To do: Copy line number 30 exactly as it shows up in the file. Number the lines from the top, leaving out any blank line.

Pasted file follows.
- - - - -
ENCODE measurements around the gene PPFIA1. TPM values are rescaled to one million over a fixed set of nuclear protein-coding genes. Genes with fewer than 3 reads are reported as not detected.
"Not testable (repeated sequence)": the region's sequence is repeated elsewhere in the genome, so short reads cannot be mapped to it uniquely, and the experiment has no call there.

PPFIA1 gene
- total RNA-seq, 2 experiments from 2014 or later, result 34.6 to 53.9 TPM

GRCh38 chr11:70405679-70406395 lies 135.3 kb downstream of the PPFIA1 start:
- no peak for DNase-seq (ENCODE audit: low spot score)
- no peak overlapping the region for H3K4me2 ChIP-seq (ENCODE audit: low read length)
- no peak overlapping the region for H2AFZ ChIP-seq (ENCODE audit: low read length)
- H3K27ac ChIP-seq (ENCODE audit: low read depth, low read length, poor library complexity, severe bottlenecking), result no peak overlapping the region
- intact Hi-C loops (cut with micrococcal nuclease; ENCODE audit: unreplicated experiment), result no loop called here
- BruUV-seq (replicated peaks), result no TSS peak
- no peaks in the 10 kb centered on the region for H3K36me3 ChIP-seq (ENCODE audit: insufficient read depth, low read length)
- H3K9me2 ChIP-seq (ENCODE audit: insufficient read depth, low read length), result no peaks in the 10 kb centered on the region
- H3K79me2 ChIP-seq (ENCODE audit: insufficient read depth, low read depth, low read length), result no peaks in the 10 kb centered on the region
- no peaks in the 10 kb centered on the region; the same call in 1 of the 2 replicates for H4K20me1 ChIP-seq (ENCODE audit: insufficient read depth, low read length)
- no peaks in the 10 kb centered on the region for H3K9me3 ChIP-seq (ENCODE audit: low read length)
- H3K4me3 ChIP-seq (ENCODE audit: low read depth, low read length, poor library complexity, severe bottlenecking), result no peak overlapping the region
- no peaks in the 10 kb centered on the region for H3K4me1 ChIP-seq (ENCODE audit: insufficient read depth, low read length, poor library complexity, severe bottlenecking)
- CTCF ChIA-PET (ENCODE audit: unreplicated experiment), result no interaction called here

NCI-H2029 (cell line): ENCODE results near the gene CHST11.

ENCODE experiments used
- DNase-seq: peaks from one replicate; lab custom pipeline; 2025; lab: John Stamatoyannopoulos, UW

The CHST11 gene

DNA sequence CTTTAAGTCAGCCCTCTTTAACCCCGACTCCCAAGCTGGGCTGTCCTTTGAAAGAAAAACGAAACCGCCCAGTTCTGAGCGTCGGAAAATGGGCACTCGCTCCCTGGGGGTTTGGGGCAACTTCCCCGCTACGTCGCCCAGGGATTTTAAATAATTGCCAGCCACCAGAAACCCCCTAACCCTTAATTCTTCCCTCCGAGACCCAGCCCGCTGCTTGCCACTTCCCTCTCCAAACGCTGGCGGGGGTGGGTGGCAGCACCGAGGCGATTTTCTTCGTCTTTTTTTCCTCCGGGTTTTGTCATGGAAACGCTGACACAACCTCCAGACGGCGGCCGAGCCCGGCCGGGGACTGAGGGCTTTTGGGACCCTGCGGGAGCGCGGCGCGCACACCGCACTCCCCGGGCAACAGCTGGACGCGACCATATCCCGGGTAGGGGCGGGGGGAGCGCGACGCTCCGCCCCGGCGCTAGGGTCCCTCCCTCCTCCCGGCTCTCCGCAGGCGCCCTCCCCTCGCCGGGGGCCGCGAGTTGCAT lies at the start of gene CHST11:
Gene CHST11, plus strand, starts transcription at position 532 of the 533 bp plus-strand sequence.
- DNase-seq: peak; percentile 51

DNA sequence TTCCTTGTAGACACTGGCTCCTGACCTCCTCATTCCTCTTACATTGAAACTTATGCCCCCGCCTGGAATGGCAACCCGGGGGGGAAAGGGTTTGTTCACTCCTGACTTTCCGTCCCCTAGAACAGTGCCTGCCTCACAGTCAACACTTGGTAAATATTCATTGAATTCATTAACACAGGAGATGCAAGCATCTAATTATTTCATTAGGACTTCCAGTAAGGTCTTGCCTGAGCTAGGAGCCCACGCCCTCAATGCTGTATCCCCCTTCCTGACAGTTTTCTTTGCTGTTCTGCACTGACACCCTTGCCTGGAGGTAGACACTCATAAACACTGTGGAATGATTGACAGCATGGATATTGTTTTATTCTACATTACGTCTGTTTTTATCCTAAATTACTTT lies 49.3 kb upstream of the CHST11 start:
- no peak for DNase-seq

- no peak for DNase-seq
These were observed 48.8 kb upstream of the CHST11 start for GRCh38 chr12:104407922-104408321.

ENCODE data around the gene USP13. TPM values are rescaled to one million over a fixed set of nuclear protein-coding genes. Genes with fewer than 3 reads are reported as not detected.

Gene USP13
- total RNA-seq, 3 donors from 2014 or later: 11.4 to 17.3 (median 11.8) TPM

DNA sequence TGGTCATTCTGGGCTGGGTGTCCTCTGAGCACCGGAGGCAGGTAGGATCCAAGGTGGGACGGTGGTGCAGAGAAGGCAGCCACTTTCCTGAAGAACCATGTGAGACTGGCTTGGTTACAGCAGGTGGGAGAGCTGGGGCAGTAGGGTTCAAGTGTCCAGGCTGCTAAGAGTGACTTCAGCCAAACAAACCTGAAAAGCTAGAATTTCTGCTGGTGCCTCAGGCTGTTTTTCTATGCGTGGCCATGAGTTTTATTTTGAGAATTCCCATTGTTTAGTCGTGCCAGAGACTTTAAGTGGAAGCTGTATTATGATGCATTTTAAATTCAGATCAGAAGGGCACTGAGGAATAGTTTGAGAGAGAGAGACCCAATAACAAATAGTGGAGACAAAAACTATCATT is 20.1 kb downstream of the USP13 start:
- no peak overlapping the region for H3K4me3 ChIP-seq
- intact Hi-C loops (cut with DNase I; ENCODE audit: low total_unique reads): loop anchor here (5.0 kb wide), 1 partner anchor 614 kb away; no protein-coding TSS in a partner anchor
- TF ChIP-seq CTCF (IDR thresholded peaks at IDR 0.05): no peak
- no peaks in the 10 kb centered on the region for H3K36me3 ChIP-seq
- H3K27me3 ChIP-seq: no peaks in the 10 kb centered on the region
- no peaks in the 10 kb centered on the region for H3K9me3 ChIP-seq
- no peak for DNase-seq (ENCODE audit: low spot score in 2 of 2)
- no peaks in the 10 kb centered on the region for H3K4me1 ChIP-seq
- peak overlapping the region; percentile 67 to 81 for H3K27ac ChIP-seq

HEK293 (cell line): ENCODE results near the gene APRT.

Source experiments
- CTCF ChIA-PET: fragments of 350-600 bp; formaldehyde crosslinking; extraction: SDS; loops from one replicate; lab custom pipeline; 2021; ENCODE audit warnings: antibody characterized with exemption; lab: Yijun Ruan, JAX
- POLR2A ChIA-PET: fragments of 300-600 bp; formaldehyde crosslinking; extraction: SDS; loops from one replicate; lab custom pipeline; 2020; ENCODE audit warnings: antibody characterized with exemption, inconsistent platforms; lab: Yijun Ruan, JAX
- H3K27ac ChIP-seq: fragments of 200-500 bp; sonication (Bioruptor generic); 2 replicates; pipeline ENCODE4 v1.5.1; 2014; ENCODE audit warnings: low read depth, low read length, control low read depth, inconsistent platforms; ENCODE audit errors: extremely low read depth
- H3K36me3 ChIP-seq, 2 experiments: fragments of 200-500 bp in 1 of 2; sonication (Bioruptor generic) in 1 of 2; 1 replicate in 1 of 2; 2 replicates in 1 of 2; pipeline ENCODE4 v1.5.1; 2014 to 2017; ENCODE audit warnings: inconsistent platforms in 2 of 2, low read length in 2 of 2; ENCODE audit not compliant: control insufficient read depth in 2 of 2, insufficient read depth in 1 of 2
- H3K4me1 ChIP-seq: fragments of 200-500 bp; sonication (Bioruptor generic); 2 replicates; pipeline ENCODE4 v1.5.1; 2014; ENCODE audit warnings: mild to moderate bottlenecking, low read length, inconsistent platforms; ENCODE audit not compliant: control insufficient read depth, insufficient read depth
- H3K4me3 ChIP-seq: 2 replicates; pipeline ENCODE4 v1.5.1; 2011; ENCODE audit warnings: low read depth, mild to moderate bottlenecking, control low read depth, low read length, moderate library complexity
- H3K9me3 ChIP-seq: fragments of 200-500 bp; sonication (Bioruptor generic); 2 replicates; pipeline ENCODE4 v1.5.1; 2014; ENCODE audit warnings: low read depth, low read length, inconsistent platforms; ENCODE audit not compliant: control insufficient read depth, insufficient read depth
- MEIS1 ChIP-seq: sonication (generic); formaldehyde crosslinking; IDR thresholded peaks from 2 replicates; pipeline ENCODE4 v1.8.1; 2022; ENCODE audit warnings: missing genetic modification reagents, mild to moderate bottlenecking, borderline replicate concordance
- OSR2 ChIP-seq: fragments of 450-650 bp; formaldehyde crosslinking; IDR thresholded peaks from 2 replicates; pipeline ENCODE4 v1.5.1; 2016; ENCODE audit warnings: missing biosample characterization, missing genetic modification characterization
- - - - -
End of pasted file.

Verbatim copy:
These were observed 48.8 kb upstream of the CHST11 start for GRCh38 chr12:104407922-104408321.